Life habits that help the environment

Iva Apostolova takes care to recycle thoughtfully and compost food waste whenever possible. Photo: Iva Apostolova

Kudos to Iva Apostolova from the GCA Zero Waste Committee

By Katie Fice

Iva Apostolova believes that efforts to reduce, reuse and recycle need to start young.

“We humans are creatures of habit, like most other species on this planet, so I would say the only way to make a real difference is to develop good habits based on best practices early on in life.”

Apostolova, a resident of the Glebe and associate professor of philosophy at the Dominican University College, says her motivation to reduce waste comes mainly from “the hard data and the moral obligation it triggers.”

Those factors have led Iva to change her shopping habits. She only buys cosmetic brands that do not test on animals and are not harmful to the environment. She buys as many products as possible in refills from stores like Nu Grocery and All Eco. “I try very hard to only buy things I believe I will use,” she says. “This goes for clothing, too.” This may be one of the best things each of us can do to help the environment.

While Iva acknowledges that industrial corporations are huge polluters, she believes it comes down to individual efforts to stop consuming as much as we currently do. For her, recycling has been an important focus since moving to North America from Europe where she found that options to reuse and recycle products were limited. Using the city program in Ottawa, she takes great care in using her blue and black bins appropriately. On top of that, she has found designated locations to recycle electronics, batteries and other specialized waste. Kitchen and other household items that she no longer needs are donated to the Salvation Army and she takes clothing to Diabetes Society drop-bins or sells it on consignment if it is in particularly good shape. Also, not a scrap of food waste goes into the garbage as she religiously composts so it can be used for other purposes.

Iva appreciates that her generation was born and raised with awareness of the need to care for the environment, but she believes that the current capitalist reality has led to habits of wanton use and discard of products resulting in the mass over-production of goods. Therefore, she is a proponent of governments strongly imposing and enforcing a “reuse, reduce and recycle” policy. While it may seem harsh, it may be the only way to make a shift in our consumption habits. Left to our own devices, many people find it hard to make the leap needed to make a real difference and that is where waste-reduction policies can help. She mentions that similar firm-handed policies should also be applied to industry as they are the big polluters and should be included in the efforts to help reduce the rapid degradation of our planet.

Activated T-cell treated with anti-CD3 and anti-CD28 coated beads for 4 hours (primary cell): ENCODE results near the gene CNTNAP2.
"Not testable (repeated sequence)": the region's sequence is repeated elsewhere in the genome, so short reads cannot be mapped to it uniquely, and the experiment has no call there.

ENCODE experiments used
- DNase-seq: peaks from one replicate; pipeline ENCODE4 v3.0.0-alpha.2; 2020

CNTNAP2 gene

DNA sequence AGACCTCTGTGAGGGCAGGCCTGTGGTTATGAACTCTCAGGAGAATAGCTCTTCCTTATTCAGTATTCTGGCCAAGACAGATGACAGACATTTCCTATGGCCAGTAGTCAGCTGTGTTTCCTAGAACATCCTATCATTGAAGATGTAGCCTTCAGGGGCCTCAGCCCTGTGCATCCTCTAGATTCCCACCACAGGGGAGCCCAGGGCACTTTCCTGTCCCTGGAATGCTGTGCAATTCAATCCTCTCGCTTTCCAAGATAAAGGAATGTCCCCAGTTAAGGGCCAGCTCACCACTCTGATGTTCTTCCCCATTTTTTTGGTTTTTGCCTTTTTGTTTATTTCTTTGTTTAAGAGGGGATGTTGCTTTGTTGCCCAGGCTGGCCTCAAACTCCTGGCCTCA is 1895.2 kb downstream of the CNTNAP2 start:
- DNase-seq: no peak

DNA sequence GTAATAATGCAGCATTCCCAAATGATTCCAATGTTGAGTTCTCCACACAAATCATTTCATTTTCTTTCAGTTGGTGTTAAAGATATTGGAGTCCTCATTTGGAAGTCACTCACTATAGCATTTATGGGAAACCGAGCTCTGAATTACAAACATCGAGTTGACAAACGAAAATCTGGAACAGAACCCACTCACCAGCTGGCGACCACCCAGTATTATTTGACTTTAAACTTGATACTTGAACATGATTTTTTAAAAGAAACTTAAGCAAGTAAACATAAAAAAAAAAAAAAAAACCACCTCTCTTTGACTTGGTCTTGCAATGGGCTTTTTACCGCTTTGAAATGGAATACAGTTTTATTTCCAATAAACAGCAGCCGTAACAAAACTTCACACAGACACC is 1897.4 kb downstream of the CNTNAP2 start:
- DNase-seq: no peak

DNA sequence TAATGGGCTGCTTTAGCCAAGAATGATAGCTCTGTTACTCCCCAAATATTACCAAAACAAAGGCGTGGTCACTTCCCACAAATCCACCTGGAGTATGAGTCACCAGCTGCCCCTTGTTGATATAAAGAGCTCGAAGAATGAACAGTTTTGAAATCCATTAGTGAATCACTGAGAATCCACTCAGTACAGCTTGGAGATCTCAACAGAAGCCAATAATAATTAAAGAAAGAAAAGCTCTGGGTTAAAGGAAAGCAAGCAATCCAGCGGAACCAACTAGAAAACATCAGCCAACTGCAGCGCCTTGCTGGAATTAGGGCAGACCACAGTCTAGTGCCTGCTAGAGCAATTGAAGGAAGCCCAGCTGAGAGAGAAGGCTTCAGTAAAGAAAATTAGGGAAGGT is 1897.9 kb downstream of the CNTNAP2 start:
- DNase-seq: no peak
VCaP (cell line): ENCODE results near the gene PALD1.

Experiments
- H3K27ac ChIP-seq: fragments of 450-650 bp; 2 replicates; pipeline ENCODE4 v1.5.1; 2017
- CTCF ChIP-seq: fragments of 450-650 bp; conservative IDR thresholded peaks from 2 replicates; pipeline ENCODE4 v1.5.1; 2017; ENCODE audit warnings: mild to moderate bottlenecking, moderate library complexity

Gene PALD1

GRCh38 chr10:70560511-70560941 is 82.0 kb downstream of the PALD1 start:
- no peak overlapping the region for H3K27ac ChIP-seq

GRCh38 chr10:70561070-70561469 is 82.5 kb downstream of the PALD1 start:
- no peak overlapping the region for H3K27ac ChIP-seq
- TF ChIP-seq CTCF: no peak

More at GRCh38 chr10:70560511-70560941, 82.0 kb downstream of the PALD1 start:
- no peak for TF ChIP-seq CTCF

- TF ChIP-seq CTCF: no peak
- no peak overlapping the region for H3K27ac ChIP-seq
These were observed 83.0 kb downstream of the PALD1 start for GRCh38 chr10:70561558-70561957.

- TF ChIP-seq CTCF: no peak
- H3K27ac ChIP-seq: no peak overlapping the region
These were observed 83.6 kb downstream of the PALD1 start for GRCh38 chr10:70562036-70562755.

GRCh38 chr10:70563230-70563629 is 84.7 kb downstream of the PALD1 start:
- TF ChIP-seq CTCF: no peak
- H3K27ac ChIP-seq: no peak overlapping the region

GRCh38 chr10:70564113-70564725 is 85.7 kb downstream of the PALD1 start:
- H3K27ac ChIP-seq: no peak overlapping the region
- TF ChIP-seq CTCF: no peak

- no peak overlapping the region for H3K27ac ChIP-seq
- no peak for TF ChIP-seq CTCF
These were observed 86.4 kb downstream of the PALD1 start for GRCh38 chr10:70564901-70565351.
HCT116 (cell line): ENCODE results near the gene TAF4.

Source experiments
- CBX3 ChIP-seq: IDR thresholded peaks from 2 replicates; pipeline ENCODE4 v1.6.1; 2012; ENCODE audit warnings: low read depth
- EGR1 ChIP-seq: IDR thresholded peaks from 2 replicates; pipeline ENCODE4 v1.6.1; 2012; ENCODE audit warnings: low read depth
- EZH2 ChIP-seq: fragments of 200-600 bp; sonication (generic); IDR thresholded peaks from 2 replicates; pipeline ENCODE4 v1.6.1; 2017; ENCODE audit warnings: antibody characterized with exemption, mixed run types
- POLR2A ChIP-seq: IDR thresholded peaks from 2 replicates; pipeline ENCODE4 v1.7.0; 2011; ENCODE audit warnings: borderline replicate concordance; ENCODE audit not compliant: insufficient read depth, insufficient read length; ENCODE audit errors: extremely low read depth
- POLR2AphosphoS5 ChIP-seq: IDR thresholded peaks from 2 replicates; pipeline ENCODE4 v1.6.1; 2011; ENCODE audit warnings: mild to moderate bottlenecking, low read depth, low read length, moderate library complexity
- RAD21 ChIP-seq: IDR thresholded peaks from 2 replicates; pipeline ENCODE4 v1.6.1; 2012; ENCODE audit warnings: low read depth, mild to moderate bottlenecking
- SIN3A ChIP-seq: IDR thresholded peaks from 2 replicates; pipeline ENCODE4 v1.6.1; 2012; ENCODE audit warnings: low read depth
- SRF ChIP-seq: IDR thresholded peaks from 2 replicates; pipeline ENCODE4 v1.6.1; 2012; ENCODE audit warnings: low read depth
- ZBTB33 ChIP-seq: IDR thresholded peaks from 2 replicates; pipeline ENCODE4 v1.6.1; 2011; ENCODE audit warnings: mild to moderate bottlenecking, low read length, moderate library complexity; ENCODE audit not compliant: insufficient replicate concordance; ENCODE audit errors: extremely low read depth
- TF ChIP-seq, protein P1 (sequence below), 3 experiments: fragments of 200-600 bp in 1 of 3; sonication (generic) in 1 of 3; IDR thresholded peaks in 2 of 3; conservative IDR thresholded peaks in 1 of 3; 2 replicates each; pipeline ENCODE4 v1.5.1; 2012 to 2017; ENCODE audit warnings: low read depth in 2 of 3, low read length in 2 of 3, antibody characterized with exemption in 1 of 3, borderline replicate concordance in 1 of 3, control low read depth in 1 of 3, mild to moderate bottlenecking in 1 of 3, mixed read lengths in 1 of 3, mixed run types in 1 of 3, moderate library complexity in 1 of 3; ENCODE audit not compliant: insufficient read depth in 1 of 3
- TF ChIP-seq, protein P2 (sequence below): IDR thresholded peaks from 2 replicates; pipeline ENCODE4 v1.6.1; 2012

Iva stresses that developing and passing on good habits and best practices for reducing waste, reusing and recycling are crucial because “enthusiasm, while necessary and wonderful, is an emotional reaction to a moral outrage, which unfortunately, is sporadic and not sustainable in the long run.”

If you’ve been making efforts to reduce your waste, the Glebe Community Association’s Zero Waste Committee may feature you in a future column. Please send a short paragraph explaining how you are reducing your household or business waste to, attention Katie.

Katie Fice joined the Glebe Community Association’s Zero Waste Committee (a subcommittee of the Environment Committee) to learn about waste reduction and raise awareness of simple changes in our daily living that have a positive impact on the environment.

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